The ‘punchy teenager’ taming was begun by the first of 3 women (The Three Graces) who had a major impact on him in those 4 years. Her name in the book was Bluebell, in real life it was Cath. She was the first woman I ‘went out with’ after I left school and in effect she saved my life. She gave me hope for the future and I still received her Christmas cards until a year or two ago… they seem to have petered out now despite my writing to her Australian address to tell her I’d like to send her a copy of the SI(A4). The second grace, Rose, real life- Jane, drifted rapidly then slowly out of my life but she taught me to value patience, although it’s taken 40 years for the lesson to kick my ass. The third grace, Camellia, whose real name I cannot reveal cos she’ll bat me, is still teaching me how to behave. She’s still got a lot of work to do. So as a result of those 3 gracious ladies I became less punchy, despite for a while taking on karate (I’m yellow!), I now learn Tai Chi with Master Ch’n Lay Seng, and the last thing you do in Tai Chi is get punchy!

pete self P veriveri best veri sm
I painted this Self Portrait in 1968 when it was exhibited in the local Burnley Artists Annual show. The local Burnley Express hailed me as a good colourist. This image features in the book.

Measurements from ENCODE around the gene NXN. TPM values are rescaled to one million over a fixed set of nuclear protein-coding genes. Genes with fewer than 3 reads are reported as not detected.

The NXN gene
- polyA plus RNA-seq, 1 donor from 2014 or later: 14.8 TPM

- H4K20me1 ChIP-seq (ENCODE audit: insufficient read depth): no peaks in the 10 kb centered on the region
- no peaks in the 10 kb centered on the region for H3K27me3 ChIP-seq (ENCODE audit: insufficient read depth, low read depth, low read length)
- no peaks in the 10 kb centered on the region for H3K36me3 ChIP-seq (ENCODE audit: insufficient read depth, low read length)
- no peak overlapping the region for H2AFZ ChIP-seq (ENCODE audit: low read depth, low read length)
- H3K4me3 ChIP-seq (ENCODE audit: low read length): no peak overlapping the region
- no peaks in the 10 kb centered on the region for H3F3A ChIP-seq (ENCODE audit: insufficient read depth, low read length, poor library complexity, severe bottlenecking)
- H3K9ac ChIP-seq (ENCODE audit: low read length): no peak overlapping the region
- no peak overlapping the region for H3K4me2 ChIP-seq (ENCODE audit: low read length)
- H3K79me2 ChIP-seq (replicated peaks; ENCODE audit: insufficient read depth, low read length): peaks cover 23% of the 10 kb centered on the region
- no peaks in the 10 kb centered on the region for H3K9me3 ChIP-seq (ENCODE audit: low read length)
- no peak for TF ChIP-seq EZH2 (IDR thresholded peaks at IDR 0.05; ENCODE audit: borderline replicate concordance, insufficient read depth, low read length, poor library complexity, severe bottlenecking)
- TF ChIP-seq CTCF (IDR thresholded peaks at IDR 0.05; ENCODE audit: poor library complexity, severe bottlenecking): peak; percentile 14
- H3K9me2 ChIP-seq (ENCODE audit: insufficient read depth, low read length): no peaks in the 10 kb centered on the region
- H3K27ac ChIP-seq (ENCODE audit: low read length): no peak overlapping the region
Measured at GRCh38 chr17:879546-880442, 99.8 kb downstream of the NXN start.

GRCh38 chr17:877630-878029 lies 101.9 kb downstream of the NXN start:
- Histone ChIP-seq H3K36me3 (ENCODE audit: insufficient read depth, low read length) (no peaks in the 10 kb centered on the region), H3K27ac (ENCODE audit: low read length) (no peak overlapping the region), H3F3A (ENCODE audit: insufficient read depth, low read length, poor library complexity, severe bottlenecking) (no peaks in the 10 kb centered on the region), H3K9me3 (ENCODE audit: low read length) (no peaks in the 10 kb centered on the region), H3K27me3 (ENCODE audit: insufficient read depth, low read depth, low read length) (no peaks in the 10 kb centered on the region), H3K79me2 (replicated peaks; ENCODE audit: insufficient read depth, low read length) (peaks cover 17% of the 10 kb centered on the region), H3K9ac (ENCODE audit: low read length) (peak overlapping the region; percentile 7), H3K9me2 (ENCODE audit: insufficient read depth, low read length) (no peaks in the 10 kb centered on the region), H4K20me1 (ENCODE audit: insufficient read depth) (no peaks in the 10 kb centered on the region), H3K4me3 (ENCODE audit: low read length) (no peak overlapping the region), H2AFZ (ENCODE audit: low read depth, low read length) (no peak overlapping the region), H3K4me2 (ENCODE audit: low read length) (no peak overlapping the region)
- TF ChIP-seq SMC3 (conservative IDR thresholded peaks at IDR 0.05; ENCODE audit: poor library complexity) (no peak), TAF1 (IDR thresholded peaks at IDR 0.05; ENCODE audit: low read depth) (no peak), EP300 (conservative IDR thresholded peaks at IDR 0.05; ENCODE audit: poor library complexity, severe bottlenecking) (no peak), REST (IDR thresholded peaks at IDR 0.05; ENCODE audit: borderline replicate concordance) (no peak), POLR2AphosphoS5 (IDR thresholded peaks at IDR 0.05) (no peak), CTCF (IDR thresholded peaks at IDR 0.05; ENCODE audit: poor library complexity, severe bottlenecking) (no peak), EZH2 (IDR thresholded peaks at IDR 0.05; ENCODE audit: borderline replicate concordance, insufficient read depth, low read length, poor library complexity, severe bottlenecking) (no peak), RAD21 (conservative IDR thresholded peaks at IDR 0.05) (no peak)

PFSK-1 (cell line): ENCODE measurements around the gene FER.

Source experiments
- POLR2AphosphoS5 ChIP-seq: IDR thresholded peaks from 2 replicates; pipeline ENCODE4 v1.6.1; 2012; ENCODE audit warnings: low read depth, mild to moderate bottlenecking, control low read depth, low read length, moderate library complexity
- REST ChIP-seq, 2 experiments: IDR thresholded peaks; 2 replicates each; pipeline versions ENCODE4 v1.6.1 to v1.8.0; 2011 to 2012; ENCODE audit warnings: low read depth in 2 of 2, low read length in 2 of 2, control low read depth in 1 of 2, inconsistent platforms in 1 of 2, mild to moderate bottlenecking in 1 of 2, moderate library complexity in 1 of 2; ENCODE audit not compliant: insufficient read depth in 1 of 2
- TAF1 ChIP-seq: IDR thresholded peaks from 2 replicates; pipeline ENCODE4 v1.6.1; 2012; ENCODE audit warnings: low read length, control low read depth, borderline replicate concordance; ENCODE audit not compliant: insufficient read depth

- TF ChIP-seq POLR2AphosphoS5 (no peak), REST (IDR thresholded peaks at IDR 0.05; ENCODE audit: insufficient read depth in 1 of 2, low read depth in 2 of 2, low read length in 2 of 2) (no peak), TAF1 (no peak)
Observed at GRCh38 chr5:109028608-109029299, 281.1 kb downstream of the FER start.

The other revelation is of course the art that I produced. Much of my best work from 1968-73 is displayed in the book(s). One of my greatest thrills is to have found an outlet for the imagery which otherwise would have remained in my drawer until after my death* when it’d be taken out and revealed as the work of a wonderful undiscovered talent and then sold for millions of dollars, yen, euros but not £s cos an artist is never really recognised in his home town, are they? But I no longer care that for the past 40 odd years I was unable to find a market for the works I turned out with never ending enthusiasm. Most all of them end up in  my big plans-chest or a hut in ma garden  and remain unseen, so the SI buks are, for me, a comprehensive solo exhibition of those works. In the A4 version you get 25 images on translucent paper (tracing paper for want of a better word) which gives what I refer to as ‘palimpsest’ views through the parts of the paper which contain no image.